To support the claim that it is in Washington’s crosshairs, North Korea cites the tens of thousands of US troops lined up along the southern side of the demilitarised zone – the heavily fortified border dividing the Korean peninsula. Faced with what it says are US provocations, North Korea says it has as much right as any other state to develop a nuclear deterrent. North Korea’s leader Kim Jong-un is also aware of the fate of other dictators who lack nuclear weapons.

Was this helpful? Thank you for your feedback. Perry told the then president, Kim Dae-jung, that the US had planned for a military confrontation and that “with the combined forces of the ROK and US, we can undoubtedly win the war”. ROK refers to the abbreviation of the South’s official name, the Republic of Korea. Speaking to South Korea’s Kim, who pursued a “sunshine” policy of diplomatic outreach to North Korea, Perry said the “war involves many casualties in the process.

As a former defense secretary, I am well aware of the negative aspects of war, and will do my best to avoid war.” Since then, North Korea has made dramatic advances in its nuclear and missile development, particularly under its current young leader, Kim Jong-un. Last month, it tested an intercontinental ballistic missile with a likely range of more than 8,000 miles (13,000km), moving it closer to perfecting a nuclear-tipped projectile that can strike all corners of the US mainland.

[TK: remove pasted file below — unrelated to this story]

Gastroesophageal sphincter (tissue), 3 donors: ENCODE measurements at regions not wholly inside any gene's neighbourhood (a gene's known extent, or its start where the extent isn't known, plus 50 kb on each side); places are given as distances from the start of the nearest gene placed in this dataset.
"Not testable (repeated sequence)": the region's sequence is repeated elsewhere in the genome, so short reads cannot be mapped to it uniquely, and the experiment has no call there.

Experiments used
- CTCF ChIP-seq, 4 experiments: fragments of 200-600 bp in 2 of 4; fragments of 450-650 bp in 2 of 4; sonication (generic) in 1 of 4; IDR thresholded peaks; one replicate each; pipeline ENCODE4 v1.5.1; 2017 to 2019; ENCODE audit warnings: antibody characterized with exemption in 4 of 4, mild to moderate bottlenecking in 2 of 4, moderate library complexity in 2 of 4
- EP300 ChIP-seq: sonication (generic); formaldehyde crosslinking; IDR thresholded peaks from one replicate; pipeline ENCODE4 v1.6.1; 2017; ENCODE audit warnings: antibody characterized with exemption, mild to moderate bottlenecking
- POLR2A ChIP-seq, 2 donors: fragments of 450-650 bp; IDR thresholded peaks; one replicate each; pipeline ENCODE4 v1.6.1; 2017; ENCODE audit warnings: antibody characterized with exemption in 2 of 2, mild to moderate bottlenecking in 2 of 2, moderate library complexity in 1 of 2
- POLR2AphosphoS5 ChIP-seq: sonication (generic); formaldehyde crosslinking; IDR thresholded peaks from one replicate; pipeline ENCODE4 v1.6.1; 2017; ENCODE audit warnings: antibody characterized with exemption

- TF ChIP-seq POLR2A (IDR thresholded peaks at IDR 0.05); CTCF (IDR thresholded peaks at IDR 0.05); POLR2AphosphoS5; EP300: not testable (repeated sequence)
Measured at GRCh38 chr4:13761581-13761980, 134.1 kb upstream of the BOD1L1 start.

Trump has not ruled out using force to stop the North from achieving that capability if diplomacy fails. The US has stepped up its military drills with allies, which Pyongyang condemns as preparations for invasion. This week, the US and South Korea held air force drills involving more than 200 aircraft, including six US F-22 and 18 F-35 stealth fighters. North Korea’s foreign ministry warned this week: “The remaining question now is: when will the war break out.

” Speaking at an Arms Control Association briefing in Washington, Perry urged a renewed effort at diplomacy, which he said would not get North Korea to give up its nukes in short order, but could lower the likelihood of war. He said that a nuclear-armed North Korea would not attack America but may be emboldened in military provocations against South Korea that could spiral into a wider conflict. The US could itself blunder into a nuclear war if it undertook a conventional military strike on North Korea that prompted the North to attack the South, he said.

“An all-out war with North Korea, nuclear war, even if China and Russia did not enter,” Perry said, “could still entail casualties approximating those of World War I or even World War II.”